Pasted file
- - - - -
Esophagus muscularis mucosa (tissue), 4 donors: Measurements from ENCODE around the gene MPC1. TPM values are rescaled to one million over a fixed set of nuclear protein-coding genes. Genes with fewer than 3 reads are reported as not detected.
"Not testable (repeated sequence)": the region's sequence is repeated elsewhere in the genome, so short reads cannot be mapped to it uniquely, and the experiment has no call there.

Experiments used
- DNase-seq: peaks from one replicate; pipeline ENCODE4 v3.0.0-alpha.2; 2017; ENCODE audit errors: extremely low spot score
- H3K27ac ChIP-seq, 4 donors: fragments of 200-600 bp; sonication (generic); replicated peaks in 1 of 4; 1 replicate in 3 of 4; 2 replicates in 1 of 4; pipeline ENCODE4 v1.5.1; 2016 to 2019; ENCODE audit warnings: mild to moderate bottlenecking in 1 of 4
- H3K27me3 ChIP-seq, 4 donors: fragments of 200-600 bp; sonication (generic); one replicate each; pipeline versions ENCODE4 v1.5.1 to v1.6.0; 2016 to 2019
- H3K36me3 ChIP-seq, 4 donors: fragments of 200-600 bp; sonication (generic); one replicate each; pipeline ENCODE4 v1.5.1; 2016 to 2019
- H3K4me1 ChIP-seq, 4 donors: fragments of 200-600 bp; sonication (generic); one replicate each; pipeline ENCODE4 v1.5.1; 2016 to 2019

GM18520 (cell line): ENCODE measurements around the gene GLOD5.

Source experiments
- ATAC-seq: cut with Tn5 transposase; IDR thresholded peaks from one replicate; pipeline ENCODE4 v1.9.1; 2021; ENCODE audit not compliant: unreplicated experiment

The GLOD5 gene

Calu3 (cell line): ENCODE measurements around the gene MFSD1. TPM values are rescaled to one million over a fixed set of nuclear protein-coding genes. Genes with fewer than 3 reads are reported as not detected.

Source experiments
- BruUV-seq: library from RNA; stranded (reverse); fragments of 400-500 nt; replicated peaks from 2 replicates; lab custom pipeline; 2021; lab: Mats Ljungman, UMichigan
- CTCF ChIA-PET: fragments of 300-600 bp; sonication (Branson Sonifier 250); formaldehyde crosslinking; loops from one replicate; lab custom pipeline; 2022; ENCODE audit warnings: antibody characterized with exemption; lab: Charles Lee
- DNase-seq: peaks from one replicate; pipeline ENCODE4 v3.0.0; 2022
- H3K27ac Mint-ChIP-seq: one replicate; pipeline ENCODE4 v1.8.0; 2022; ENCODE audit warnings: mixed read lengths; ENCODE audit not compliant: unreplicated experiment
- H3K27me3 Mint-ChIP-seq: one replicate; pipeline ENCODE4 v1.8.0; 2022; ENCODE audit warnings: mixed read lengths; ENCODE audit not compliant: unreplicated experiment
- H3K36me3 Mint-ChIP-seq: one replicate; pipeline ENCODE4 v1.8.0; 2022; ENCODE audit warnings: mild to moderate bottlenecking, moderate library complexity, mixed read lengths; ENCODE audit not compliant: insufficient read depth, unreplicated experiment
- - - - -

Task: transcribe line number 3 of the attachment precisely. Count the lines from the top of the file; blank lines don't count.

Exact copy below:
Experiments used